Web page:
CHOICE at the State of the World Populaton Report Launch

CHOICE at the State of the World Populaton Report Launch


In February, the Youth Advocates from the National Advocacy Group at CHOICE were asked to deliver a pitch at the launch of the World Population Report. They were asked to do this by Rutgers, the leading centre of expertise on SRHR in the Netherlands who were responsible for the launch of this report. 


The World Population Report 


The World Population Report is an annual report dedicated to tracking developments in SRHR globally, such as family planning, HIV, AIDS and maternal health. This report was published for the first time in 1994 as part of the International Conference on Population and Development (ICPD), which is part of the United Nations. 



This year, 2024, marks the 30th anniversary of the World Population Report. This milestone provides an opportunity to reflect on the successes and challenges of the past three decades, while also looking ahead to the next 30 years. Central to this forward-looking perspective are the youth and future generations. To engage these key stakeholders, Rutgers reached out to young people within various SRHR organizations. These included youth representatives from political parties, NGOs, and youth-led SRHR groups such as CHOICE. They were invited to present their views on the report and share their vision for the future. 


CHOICE's input 


CHOICE represented the voice of young people to be involved in developing domestic and foreign SRHR policies. Most importantly, as we pitched during the launch: Participating is our fundamental right, it is not a favour. Rather, giving our views is a favour to improve the government policy.”  


Additionally, we advocated for more accessible financial support and grants for youth organisations. This currently requires a lot of administration, “while young people often still go to school or are studying and have limited financial means to take care of that as well.”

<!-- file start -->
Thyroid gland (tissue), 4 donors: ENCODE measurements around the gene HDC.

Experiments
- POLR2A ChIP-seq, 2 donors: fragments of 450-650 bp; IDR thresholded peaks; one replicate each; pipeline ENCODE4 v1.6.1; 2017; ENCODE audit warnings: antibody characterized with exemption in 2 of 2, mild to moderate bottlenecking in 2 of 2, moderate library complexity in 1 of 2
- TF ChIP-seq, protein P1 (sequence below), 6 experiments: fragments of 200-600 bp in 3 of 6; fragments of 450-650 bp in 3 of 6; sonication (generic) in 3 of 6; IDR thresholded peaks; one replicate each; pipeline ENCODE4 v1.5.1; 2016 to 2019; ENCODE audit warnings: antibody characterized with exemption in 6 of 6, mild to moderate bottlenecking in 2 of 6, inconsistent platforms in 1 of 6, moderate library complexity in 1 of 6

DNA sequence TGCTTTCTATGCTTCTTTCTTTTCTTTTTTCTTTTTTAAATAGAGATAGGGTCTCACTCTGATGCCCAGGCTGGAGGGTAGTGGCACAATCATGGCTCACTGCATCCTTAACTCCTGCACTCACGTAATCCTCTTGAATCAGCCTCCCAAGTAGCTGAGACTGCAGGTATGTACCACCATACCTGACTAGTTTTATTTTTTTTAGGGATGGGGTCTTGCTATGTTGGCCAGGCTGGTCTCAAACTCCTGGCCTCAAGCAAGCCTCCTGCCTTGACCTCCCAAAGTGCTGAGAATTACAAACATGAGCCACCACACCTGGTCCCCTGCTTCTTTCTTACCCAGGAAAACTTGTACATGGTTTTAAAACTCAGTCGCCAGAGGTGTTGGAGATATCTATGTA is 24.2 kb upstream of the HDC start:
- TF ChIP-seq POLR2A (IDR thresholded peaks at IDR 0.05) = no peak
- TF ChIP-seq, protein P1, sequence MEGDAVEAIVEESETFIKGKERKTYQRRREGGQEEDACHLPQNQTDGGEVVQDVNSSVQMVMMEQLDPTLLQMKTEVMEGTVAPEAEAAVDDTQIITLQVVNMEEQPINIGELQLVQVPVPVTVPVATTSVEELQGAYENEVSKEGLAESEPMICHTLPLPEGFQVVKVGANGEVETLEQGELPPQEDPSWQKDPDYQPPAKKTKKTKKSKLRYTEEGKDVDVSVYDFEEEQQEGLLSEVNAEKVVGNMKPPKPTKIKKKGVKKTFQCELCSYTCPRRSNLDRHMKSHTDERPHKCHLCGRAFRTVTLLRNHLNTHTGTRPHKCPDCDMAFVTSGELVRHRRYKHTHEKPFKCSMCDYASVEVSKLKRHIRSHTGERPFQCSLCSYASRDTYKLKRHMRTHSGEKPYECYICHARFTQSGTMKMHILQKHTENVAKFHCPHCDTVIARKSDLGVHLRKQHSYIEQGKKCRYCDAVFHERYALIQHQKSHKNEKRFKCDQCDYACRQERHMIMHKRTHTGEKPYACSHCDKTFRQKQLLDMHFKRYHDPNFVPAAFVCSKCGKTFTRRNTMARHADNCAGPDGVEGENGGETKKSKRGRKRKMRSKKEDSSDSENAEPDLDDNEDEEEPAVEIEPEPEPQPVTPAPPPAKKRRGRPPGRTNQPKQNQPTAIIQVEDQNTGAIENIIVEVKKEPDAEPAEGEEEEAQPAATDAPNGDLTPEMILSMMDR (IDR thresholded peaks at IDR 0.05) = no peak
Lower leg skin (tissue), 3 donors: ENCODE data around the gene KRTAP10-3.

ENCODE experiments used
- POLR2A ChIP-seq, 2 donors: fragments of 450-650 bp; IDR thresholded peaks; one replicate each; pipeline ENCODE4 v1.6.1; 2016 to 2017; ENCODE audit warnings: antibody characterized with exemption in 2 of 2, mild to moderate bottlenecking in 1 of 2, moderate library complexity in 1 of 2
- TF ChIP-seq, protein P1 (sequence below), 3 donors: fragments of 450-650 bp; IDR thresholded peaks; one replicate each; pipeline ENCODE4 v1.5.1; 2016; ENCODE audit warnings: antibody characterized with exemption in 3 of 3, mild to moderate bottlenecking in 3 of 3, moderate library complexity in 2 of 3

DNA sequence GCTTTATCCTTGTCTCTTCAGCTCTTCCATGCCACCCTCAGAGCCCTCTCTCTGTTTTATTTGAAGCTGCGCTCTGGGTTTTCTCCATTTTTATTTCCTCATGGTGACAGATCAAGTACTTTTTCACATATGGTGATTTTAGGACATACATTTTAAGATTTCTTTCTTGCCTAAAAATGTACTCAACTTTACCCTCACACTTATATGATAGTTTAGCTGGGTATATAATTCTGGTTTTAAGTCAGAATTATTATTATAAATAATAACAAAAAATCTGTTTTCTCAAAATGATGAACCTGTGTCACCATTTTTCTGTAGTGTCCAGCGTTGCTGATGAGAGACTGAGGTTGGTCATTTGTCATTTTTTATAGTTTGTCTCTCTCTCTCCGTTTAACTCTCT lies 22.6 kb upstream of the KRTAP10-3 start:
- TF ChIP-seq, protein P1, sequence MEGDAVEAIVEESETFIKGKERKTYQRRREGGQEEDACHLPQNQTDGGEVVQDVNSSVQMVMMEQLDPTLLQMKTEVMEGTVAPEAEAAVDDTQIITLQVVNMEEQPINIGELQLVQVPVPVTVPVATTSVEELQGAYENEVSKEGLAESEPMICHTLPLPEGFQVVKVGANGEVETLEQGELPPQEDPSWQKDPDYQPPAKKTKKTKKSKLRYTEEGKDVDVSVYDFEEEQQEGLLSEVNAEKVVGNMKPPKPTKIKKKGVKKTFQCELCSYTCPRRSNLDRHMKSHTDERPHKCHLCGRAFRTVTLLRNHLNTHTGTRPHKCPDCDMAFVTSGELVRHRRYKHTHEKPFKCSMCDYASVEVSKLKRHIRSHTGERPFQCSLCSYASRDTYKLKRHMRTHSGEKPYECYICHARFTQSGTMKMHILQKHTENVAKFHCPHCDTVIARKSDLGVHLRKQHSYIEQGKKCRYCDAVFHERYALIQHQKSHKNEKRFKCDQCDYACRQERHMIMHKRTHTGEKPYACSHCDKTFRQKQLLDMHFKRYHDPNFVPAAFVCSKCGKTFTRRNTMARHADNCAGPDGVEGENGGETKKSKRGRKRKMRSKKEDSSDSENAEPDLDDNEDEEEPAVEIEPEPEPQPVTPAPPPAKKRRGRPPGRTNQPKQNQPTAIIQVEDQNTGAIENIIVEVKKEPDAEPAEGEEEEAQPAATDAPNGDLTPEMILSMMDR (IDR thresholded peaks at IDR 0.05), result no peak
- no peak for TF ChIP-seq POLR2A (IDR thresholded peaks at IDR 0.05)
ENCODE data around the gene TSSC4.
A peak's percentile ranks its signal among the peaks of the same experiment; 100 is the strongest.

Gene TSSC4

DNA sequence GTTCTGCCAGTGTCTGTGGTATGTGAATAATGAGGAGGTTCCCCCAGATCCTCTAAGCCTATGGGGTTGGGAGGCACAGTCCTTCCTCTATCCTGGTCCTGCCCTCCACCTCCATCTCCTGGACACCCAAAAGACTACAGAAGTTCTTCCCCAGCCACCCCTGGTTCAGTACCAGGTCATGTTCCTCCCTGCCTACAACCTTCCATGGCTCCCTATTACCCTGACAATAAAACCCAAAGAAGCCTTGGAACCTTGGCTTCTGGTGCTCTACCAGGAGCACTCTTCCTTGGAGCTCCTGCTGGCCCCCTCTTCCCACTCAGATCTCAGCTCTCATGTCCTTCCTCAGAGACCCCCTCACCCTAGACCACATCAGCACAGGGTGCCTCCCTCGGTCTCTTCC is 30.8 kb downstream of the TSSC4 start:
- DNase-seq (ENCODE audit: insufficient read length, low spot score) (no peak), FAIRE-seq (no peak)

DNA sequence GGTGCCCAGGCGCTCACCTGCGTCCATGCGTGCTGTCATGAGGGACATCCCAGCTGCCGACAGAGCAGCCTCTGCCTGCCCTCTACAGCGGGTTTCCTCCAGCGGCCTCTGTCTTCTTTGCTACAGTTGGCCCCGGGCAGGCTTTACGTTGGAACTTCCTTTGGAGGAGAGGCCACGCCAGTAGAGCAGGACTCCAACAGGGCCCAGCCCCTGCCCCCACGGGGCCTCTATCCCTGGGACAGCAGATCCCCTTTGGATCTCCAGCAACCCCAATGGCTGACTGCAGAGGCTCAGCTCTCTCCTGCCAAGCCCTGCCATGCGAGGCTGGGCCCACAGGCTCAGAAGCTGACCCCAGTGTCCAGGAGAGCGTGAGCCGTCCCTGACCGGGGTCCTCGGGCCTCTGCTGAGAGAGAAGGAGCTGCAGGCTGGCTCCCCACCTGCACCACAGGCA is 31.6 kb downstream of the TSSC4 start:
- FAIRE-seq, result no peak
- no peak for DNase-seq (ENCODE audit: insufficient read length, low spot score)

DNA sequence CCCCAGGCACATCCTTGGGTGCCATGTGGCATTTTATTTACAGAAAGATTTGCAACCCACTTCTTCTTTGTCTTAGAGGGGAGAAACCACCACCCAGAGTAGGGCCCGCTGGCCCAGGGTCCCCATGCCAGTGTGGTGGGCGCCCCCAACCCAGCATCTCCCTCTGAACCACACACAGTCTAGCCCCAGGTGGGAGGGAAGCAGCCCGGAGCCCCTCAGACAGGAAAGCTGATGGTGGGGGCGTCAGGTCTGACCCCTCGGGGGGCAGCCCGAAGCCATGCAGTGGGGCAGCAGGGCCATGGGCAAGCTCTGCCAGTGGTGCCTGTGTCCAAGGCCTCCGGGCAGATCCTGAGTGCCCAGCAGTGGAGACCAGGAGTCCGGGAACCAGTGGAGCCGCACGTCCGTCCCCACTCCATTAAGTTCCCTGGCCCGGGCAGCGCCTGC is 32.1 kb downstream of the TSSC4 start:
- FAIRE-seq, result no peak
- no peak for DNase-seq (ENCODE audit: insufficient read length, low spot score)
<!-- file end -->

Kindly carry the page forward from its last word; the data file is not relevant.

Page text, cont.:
On top of that, we encouraged the government officials that they “need to think outside of the bureaucratic box.” Currently, government officials are only focusing on the traditionally paved ways of youth engagement, while many young people are actively engaged outside of those. Government campaigns for youth engagement are not effective, as they exclude young people by simply not meeting their needs, demands and ways of engaging with SRHR topics. 


Next steps 


At CHOICE, we are committed to collaborating and providing input from a youth perspective in a meaningful and inclusive manner. We were delighted that several organizations, both during and after the event, showed interest in our contributions. One notable example is our input on sustainability within the public health and SRHR services of Amsterdam. 


Additionally, we were invited by the Dutch Ministry of Foreign Affairs to offer our youth perspective on their foreign SRHR policy. We look forward to working together to make policy documents more accessible and youth-friendly, while navigating the complexities of bureaucratic civil service workflows. 


The report offers an important snapshot of our progress and the challenges that lie ahead. United with other young people, we are dedicated to improving SRHR over the next 30 years.